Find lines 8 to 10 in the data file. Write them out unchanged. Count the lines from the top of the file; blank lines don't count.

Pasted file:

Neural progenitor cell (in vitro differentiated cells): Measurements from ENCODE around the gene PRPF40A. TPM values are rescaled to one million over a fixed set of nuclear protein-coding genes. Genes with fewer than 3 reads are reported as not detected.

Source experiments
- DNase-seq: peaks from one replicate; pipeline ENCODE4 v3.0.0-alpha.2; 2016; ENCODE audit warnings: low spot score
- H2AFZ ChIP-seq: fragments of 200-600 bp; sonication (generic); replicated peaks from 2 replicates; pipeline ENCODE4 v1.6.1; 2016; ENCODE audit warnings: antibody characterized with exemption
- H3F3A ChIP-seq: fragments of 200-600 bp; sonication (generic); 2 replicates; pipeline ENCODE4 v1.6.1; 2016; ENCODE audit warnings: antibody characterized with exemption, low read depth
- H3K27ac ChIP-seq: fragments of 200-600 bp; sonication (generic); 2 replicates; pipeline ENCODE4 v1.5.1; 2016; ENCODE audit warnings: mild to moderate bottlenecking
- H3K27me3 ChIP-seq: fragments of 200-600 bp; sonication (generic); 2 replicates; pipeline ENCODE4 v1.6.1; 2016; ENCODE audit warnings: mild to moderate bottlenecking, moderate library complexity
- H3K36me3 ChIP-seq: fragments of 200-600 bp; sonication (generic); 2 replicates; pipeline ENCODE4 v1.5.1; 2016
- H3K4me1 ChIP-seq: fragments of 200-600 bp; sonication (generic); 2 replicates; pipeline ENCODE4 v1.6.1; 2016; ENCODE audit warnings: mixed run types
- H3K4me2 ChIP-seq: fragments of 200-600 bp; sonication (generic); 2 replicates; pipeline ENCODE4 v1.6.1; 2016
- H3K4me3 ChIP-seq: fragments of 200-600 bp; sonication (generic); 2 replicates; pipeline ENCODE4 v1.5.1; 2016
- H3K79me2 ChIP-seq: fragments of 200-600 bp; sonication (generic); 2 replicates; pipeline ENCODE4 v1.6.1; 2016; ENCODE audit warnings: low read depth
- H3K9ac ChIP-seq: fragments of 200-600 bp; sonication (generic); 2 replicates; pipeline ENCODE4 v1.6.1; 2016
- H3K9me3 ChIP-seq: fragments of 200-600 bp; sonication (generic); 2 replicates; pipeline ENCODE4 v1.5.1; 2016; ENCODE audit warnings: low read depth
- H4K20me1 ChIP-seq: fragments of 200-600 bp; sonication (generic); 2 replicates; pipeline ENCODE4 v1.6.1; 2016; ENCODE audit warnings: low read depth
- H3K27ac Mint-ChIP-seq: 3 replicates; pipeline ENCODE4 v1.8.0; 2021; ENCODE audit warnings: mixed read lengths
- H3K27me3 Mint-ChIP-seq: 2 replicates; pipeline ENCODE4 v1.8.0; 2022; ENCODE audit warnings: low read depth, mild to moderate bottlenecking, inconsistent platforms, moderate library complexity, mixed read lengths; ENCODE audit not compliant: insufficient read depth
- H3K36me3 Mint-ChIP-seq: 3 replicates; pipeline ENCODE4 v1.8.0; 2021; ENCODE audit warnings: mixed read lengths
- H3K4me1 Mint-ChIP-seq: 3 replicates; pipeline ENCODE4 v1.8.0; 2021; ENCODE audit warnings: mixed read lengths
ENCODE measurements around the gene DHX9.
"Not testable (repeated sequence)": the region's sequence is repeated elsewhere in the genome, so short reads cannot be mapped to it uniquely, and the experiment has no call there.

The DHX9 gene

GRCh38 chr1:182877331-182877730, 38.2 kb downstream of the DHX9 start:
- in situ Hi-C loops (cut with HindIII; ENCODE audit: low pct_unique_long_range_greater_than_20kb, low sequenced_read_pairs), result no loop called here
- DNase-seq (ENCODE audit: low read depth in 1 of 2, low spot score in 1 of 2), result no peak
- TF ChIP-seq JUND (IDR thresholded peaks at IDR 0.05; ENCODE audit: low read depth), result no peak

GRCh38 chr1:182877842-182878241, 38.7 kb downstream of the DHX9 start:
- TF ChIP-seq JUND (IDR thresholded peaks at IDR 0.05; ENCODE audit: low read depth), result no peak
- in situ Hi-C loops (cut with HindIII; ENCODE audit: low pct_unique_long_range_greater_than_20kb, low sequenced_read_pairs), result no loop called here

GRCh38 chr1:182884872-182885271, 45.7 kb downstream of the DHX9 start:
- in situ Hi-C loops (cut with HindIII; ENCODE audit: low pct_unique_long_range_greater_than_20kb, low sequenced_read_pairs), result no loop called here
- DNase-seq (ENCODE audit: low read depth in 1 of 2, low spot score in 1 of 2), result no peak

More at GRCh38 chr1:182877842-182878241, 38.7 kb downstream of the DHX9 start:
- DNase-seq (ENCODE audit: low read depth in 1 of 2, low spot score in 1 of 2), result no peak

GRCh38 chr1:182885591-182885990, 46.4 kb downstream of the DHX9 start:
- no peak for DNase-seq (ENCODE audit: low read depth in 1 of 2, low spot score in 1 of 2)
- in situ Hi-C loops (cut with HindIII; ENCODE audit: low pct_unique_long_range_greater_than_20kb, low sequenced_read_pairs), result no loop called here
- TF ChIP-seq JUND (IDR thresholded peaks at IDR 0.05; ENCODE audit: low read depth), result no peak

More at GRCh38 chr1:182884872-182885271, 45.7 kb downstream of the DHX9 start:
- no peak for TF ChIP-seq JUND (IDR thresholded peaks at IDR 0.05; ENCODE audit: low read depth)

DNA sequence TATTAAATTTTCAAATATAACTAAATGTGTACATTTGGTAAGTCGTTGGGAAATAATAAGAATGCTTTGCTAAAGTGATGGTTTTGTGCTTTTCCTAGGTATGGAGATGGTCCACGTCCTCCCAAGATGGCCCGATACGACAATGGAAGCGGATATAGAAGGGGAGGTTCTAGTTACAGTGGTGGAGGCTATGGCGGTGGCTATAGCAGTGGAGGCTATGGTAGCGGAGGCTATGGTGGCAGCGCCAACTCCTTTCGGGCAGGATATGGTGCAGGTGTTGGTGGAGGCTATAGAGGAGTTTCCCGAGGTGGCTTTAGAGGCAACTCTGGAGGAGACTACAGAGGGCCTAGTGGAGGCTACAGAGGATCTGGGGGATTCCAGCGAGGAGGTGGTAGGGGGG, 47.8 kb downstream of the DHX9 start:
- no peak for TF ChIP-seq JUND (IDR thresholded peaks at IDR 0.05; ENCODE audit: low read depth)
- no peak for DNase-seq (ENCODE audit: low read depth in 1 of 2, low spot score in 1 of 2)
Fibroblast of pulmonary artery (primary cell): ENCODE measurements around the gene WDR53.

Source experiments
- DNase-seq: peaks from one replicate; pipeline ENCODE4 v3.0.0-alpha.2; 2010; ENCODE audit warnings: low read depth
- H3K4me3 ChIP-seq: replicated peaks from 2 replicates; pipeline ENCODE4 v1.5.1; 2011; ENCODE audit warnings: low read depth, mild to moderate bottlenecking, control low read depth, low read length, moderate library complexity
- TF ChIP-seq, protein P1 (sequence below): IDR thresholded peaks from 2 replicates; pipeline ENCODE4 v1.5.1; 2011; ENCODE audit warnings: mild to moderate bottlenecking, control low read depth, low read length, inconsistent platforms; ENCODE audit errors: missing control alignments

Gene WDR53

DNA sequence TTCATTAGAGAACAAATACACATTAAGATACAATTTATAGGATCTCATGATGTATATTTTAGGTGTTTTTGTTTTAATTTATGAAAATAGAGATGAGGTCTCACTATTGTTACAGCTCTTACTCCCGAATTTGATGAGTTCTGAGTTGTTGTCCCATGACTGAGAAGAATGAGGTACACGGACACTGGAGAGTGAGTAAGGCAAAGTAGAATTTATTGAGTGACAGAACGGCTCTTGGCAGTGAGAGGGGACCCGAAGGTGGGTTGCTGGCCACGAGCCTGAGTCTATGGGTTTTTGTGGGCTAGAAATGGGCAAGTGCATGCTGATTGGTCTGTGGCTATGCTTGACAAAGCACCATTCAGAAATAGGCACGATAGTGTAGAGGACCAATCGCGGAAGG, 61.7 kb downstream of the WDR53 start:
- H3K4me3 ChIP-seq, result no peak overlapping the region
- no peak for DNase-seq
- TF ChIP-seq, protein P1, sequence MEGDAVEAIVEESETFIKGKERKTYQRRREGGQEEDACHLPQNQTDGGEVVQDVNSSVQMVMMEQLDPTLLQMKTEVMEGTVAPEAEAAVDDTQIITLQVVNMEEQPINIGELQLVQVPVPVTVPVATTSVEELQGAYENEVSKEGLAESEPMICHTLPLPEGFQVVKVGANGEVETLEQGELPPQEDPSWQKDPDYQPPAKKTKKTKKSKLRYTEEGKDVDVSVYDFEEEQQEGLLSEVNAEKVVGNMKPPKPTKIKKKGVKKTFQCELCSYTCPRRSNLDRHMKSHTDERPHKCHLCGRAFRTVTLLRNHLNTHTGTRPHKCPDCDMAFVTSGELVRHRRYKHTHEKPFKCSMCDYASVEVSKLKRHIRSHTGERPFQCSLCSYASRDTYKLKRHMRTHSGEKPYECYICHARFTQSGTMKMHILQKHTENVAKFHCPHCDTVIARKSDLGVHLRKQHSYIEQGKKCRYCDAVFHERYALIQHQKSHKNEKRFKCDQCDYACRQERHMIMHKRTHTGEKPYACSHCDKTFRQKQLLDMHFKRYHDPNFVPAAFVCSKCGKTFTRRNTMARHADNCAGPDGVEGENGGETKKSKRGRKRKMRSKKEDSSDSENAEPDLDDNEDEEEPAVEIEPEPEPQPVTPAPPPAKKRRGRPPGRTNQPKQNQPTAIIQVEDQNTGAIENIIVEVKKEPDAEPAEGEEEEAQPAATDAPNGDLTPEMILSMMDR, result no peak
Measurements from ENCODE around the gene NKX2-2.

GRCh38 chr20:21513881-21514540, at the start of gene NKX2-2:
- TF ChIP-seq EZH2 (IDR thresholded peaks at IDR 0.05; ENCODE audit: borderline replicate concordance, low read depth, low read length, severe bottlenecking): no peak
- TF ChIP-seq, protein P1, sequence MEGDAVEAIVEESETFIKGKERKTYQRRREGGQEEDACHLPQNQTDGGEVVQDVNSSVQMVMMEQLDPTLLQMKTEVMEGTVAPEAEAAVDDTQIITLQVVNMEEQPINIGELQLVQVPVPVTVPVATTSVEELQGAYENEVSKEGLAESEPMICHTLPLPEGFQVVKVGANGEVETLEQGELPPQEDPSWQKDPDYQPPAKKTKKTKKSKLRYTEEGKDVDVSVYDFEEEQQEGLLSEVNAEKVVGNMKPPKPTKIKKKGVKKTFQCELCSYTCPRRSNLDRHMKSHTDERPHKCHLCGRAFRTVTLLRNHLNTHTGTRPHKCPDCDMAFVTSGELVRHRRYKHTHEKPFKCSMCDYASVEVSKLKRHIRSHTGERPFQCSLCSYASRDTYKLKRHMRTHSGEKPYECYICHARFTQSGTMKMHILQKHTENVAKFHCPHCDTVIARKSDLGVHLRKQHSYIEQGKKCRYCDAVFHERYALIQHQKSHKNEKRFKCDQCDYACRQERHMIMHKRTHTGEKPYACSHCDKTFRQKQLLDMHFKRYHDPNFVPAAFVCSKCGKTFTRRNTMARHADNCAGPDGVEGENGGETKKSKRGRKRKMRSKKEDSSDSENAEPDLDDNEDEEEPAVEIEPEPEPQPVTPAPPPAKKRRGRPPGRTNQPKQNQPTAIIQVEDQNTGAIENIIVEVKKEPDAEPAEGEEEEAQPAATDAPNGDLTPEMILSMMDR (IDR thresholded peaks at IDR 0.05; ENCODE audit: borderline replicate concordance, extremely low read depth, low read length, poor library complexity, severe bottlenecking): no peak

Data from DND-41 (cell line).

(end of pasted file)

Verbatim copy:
- H3K36me3 ChIP-seq: fragments of 200-600 bp; sonication (generic); 2 replicates; pipeline ENCODE4 v1.5.1; 2016
- H3K4me1 ChIP-seq: fragments of 200-600 bp; sonication (generic); 2 replicates; pipeline ENCODE4 v1.6.1; 2016; ENCODE audit warnings: mixed run types
- H3K4me2 ChIP-seq: fragments of 200-600 bp; sonication (generic); 2 replicates; pipeline ENCODE4 v1.6.1; 2016